Like we planned, we bought some hinges at the local store and we used our Dremel to drill some place for one hinge that is discretly located on the upper outside border of the basins. One hinge seems enough for us but we had to find a way to keep it opened properly and so we chose the good old-fashion chains to keep it open at certain angle without falling.
Still with the Dremel, we drilled some holes in the water sprayer for the female jacks and cut the bottom of it so we could pass cables from the water sprayer to the basins. We also drilled a slot into the water sprayer in order to install the circuit from the plasma ball into it and have an access to the on/off switch. We will install it definitly when the Jack Dispenser will be painted.
As stated above, we also had to start painting the Jack Dispenser so it would be the same color as the device in the Futurama's episode, unfortunatly we weren't able to find the same colour and so went for the Bordeau painting spray. The entire painting spray was actually enough to correctly paint the entire structure (note that the basins received three successive layers of paint minimum as much as most of the other parts that needed to be painted).
GPIO & WebUI
We spent a lot of time on the software side, trying to figure out a simple way to enhance user experience without having to add a display and/or a keyboard. As described in our second Project Log, we made a script that reads the input from a physical switch and switches between hotspot and client mode depending on the switch state. The script, nammed whc-switch, is also able to start/stop/restart systemd services depending on the switch state. You are able to customize this by using the configuration file which is shipped with whc-switch. Actually, we needed it for gmrender-resurrect which doesn't react really well when changing network configuration.
More than that we have started working on a WebUI you can use to configure/add/remove netctl profiles as you wish and display the profiles specs. The WebUI is designed to receive only one connection at a time so you wouldn't actually be able to edit profiles from two computers causing troubles to happen when saving the files from two locations. It is more secure even if passwords from the netctl profiles are displayed in clear text (we will be working on encryption after the contest is finished).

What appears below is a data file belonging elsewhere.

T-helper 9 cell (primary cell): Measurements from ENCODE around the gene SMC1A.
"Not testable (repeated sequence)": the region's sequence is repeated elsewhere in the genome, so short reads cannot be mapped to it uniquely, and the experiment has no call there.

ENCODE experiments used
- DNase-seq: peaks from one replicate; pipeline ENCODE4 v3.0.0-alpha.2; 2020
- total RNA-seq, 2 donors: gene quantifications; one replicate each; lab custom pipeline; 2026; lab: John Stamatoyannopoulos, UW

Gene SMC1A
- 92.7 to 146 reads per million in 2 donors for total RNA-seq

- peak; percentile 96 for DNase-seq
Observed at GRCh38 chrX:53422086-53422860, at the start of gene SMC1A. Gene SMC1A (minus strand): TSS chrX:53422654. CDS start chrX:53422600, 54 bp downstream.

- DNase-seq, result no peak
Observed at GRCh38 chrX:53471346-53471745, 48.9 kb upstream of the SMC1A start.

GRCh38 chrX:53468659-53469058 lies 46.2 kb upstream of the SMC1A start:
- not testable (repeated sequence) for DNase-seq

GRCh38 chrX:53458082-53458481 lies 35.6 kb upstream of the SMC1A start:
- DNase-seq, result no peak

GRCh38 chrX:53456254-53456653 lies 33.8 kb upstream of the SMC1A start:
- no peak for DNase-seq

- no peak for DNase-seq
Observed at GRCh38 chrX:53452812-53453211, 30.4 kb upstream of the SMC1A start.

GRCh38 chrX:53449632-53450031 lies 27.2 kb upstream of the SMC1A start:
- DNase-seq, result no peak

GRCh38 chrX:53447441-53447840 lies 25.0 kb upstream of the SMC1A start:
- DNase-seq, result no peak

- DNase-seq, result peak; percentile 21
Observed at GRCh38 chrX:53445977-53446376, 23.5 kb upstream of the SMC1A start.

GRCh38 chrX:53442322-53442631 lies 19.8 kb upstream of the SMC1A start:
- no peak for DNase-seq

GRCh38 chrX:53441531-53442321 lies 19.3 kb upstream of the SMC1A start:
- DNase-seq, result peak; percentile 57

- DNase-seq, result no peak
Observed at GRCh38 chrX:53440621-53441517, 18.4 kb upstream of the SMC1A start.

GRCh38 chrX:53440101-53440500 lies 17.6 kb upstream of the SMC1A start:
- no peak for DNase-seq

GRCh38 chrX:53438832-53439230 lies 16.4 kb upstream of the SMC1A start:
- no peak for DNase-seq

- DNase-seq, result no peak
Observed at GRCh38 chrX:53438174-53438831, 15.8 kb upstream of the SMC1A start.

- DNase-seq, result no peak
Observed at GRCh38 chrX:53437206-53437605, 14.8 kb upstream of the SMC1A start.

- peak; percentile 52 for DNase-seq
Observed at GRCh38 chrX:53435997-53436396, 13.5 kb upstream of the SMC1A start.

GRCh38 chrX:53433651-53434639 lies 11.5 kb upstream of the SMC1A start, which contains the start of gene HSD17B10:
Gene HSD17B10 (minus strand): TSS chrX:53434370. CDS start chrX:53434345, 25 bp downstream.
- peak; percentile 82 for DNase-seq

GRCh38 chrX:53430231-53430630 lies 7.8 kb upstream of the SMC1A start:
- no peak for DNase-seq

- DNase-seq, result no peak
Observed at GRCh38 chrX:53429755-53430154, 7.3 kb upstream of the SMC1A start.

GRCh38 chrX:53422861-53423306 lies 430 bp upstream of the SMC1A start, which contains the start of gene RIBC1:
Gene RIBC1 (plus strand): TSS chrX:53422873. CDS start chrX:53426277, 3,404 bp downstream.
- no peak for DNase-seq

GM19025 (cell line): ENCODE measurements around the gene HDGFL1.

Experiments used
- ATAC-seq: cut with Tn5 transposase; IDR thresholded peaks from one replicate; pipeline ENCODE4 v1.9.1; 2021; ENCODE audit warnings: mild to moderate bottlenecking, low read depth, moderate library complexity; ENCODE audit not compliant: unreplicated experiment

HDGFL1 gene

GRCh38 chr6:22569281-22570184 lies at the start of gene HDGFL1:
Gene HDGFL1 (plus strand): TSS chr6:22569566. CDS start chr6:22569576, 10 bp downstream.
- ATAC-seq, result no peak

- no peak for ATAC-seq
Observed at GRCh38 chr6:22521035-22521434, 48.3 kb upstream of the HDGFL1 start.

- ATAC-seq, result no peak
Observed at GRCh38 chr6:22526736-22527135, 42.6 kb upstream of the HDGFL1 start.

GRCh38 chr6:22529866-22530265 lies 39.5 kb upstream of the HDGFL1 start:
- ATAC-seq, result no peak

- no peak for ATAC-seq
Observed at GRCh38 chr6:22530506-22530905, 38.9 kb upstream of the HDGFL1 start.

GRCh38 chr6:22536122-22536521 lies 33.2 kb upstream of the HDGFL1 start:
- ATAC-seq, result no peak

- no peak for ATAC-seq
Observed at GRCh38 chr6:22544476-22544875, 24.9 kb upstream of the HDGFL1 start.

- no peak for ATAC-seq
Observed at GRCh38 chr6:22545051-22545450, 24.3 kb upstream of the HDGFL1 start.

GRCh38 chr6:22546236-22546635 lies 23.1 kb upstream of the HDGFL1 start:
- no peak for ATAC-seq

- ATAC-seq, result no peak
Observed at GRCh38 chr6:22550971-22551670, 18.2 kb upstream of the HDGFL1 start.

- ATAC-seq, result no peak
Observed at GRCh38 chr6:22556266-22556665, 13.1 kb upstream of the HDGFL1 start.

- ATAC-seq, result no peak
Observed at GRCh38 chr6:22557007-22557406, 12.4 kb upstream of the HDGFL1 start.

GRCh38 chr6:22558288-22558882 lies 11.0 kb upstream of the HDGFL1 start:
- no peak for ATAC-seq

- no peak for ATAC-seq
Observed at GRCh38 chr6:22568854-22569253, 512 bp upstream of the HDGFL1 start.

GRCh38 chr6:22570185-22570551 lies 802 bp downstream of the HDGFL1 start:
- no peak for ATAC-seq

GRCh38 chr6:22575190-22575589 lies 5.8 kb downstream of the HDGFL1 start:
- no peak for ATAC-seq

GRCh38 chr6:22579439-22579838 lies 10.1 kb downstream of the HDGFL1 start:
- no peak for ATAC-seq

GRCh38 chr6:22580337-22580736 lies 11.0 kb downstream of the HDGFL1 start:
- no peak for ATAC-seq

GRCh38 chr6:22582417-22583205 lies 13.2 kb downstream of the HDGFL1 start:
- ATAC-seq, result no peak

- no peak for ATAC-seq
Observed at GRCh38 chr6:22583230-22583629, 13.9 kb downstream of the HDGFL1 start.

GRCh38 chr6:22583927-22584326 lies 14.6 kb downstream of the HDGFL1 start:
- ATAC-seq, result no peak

We felt that we also needed a way to communicate the wifi state to the user. We chose the simplest way: leds. One blue for the wifi state and one red that will light up if a problem occurs. The blue led will blink when the wifi is in hotspot mode (host mode) and will stay on if the wifi is in client mode.
How to connect the switch and the leds on the Raspberry Pi (B Rev2)
As we showed you on the last update, we thought of a little structure for the power supply, the Rasberry Pi and the motorcycle amplifier. We chose to use the rodolpheh's CNC to cut and drill the plates in MDF and now have our internal structure almost ready (we just need the amplifier to make the last floor).
A rip in the space-time continuum lost our amplifier
We're still waiting for the motorcycle amplifier. We bought it one month ago from DealExtreme and have no news since the fourth of April. We don't think we will get it before the end of the contest but we still want to tag it as complete because nothing have to be made on the amplifier except plugging cables, which is not a hard task. We rely on the understanding of the Hackaday's team for accepting our project as complete.
We're sorry we can't present you the final version of the Jack Dispenser but we have another amplifier we'll use for the demo just to show you it's fully functionnal but it doesn't fit our specs. We will also show you how the...
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a year ago •